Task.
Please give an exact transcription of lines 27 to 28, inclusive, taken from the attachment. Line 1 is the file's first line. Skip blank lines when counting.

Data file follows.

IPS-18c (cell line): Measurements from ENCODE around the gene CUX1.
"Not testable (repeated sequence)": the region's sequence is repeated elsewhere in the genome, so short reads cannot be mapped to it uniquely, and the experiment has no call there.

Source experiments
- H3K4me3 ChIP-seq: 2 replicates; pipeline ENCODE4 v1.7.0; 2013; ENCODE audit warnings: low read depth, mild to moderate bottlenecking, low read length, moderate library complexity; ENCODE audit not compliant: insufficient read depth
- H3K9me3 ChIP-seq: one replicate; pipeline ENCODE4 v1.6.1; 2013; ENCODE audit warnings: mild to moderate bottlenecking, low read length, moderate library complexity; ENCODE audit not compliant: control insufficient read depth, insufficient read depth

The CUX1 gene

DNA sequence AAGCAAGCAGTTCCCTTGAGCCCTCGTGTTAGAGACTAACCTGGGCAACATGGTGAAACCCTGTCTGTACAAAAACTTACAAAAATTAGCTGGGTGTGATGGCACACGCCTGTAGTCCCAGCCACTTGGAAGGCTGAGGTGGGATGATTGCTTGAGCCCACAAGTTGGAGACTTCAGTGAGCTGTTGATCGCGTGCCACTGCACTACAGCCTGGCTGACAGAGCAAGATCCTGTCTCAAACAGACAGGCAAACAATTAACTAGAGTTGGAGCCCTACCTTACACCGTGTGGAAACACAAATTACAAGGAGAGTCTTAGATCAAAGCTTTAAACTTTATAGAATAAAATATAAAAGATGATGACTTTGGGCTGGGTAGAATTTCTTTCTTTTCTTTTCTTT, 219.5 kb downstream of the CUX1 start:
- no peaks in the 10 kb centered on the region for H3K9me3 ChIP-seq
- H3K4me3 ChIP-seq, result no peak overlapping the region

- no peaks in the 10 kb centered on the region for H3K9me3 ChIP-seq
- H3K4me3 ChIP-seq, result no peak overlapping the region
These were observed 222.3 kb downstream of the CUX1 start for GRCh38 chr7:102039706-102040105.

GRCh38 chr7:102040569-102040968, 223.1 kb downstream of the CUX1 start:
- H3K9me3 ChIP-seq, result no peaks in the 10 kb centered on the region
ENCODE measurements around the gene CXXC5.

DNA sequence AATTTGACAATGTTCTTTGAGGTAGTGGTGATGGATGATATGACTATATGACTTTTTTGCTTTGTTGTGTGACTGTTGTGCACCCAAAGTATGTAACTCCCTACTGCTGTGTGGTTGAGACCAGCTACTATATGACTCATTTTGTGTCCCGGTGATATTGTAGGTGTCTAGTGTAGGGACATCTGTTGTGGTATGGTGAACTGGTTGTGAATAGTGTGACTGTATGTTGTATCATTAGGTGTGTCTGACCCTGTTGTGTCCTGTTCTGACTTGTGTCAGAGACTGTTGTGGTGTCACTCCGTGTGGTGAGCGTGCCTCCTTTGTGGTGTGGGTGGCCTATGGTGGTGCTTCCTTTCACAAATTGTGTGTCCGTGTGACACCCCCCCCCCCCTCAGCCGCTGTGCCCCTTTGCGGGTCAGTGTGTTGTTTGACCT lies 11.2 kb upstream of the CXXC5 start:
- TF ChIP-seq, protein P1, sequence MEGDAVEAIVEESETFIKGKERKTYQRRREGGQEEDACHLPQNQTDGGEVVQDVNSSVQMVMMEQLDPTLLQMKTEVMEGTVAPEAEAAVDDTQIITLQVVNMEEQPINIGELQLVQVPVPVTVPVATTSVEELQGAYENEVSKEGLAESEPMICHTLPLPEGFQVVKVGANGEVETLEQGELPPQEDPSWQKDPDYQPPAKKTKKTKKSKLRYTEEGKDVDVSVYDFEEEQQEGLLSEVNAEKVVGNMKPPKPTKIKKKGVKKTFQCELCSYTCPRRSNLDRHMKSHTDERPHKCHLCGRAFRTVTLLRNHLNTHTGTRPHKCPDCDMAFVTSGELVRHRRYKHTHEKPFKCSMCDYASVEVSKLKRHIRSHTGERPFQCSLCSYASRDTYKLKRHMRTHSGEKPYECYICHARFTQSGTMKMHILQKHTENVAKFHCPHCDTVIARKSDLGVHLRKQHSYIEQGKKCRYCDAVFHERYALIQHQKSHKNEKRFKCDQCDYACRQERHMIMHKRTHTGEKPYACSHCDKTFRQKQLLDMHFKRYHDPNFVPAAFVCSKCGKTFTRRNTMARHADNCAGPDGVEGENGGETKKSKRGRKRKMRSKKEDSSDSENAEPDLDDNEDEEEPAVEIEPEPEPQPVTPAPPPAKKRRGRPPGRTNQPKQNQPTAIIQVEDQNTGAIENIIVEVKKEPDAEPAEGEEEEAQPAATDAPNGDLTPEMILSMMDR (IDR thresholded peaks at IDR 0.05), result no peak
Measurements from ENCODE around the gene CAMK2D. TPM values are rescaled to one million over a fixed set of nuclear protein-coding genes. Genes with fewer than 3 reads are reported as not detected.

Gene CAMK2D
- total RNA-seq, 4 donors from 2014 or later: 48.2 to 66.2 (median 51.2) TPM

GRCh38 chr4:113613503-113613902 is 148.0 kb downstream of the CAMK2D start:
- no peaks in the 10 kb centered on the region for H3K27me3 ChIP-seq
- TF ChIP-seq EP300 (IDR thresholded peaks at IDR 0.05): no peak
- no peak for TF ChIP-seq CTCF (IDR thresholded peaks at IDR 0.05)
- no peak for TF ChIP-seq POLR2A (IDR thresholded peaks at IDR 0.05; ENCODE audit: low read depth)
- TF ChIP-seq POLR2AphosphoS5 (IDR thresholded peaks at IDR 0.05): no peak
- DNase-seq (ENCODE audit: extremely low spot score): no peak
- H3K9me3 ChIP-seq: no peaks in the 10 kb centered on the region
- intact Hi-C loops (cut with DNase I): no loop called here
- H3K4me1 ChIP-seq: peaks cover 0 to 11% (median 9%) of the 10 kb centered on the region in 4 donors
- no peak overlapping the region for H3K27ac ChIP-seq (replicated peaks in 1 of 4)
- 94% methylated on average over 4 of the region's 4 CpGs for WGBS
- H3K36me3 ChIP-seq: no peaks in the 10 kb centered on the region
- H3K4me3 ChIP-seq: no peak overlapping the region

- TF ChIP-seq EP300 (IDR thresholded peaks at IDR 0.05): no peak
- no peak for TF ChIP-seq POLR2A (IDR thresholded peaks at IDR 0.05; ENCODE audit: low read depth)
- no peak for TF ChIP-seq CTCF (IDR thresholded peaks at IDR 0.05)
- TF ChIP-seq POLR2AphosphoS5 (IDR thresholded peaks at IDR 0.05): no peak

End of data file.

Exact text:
- DNase-seq (ENCODE audit: extremely low spot score): no peak
- H3K9me3 ChIP-seq: no peaks in the 10 kb centered on the region